In port cities, we see the massive mooring lines that securely tie huge ships to the docks. Getting those ropes down to the piers from the giant vessels was a problem that inventive sailors solved long ago by wrapping the roping around itself at the ends, creating what looked like monkey’s paws. These were heaved from the ships to the dockhands below, who caught and safely secured them. Something small, therefore, secured something big. Sandler Training’s founder, David Sandler, related the concept to selling, helping countless sales reps win business by proposing smaller pieces of larger deals to prompt prospects to act – monkey’s paws.
They’re especially helpful when the cost or scope of a deal might be intimidating but something smaller gets things moving. Or when the validation of a proposed solution’s effectiveness eases a prospect’s anxiety.
Given the complications of major account solutions, enterprise monkey’s paws can become rather complex. Pilot projects allay prospects’ fears, proving a proposal’s effectiveness through implementing a portion of the solution. Prototypes simulate full solutions, often with reusable elements. Trials are employed as small-scale initiatives, testing solutions and weeding out flaws prior to full implementations. Proofs-of-Concept (POC’s) preview larger solutions through smaller, limited time exercises, breeding insights into the provider’s delivery capability. And Minimum Viable Products (MVP’s) are no-frills implementations, impacting only minimal functionality while creating value, sparking user engagement, and generating valuable insights. There are certainly other ways to “test drive” in the enterprise world and of course, we also see similar introductory vehicles in selling to small and medium-sized businesses. I grew up in selling at Xerox and we frequently utilized demonstrations, a practice quite popular today in the software space.
There’s no question that today’s variations of monkey’s paws can help win and close business. And if enterprise deals truly depend on “Prove it or Lose it”, these vehicles often provide the required verification, sealing the victories.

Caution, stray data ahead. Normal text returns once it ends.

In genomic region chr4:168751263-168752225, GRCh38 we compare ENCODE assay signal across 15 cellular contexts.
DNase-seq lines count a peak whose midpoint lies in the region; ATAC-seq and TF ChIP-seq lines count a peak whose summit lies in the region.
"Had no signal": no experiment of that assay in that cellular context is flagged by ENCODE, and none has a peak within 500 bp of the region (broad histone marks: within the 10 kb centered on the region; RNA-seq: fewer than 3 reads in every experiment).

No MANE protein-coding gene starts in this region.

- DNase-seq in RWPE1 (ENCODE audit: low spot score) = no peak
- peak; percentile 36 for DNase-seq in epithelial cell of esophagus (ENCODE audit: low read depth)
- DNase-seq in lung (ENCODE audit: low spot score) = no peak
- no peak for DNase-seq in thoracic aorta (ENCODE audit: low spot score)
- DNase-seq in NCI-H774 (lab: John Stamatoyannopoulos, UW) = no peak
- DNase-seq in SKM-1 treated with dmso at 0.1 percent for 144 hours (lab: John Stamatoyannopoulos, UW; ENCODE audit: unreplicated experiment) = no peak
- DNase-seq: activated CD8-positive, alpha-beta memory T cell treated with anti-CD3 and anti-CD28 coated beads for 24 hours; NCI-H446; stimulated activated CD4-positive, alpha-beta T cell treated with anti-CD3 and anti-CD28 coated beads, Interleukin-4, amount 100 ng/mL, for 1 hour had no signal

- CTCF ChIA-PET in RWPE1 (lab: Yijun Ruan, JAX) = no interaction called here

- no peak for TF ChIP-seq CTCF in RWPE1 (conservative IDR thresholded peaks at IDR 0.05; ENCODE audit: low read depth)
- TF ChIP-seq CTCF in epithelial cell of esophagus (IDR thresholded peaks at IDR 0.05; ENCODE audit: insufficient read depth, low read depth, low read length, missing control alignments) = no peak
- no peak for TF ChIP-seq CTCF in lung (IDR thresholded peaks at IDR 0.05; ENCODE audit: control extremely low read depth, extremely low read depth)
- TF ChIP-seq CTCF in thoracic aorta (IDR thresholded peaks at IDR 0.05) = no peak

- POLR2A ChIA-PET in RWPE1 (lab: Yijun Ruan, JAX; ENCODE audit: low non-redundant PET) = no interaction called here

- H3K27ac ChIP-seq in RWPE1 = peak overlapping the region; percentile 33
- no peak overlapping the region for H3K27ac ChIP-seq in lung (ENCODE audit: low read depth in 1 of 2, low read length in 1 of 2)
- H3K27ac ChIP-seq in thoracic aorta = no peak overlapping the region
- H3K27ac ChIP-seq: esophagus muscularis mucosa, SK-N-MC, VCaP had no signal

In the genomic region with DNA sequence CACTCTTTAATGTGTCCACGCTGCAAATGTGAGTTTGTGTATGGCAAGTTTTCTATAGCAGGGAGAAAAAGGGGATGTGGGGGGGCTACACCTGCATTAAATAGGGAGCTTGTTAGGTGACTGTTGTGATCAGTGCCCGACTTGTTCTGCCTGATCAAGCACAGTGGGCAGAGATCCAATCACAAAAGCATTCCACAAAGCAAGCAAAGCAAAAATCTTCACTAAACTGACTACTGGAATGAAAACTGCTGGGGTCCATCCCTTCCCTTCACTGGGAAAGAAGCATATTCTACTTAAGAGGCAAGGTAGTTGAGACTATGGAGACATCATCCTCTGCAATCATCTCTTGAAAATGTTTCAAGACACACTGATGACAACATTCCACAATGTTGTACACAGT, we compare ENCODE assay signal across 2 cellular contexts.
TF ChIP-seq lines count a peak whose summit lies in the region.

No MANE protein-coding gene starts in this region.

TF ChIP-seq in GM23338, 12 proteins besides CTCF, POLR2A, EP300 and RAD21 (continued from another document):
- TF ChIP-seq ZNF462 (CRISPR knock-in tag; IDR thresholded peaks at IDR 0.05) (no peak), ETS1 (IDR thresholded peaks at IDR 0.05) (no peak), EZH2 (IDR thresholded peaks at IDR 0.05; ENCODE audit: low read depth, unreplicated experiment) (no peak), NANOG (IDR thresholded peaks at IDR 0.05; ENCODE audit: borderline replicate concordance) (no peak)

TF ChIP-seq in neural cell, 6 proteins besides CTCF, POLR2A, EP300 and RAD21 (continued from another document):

All that said, “Beware the Monkey’s Paw!”.
But why? Think about it. Betting on introductory engagements, regardless of structure, presents a minefield of risk. When you begin such initiatives, you can be assured that all the prospect’s team members are keenly aware that their commitment to you is temporary, whether or not you’re being paid. From the execs to the actual users, their connections to you in this awkward time are much softer than if you had secured the full business. Their accessibility, support, and guidance all come at arm’s length. And given that the ultimate prize remains in doubt, your contacts who favor a competitor might not directly sabotage your efforts but will likely be less than helpful, while confidentially keeping their preferred partner well informed.
And with your team laboring to prove value, you’ll be judged in the spotlight’s glare. Your every action will be tracked, with mistakes tallied by the likely hovering presence of contracts and legal team members. These high stakes, of course, mean high costs. Again, whether billable or not, monkey’s paws almost always bring significant expense. For your superhuman efforts to overdeliver to ensure the transition to the big win will likely dictate overspending in finances, effort and time. And since you logically assigned your “A” Team to this critical initiative, the debt will have to be paid. As the faucets of expense flow, so will the opportunity costs.
The monkey’s paw minefield also presents the crippling danger of free consulting. Showing your creativity and ideas in your efforts to impress often exposes too much. Seemingly successful initiatives can end with smarter clients positioned to forge ahead by following the path you outlined. On their own, without you. Or worse, partnered with a competitor. Or maybe you performed so flawlessly that the client wants to award you the big deal but at a reduced price. Beware, indeed.
So, how should you proceed? First, be certain that your preparation is comprehensive and that you follow an effective process in building your solution. Your Go/No-Go decision must verify that both the account and the opportunity are right for you, unquestionably fitting your profile. Then, when accounts demand pilots, trials or POC’s after requesting proposals for full engagements, make every effort to stand your ground. If some type of initial engagement must be delivered for legitimate reasons like the timing of funding or required verification, proceed with caution and only after gaining contractual agreement on the risky initiative’s clearly-defined endpoint. And only after making the reasoned business case for proceeding in full partnership from the outset, exuding confidence in your total solution. And only if you absolutely must. Be realistic, of course, but don’t do your organization or your solution a disservice. For, in the end, your work has earned the right to win the full business you’ve bid on.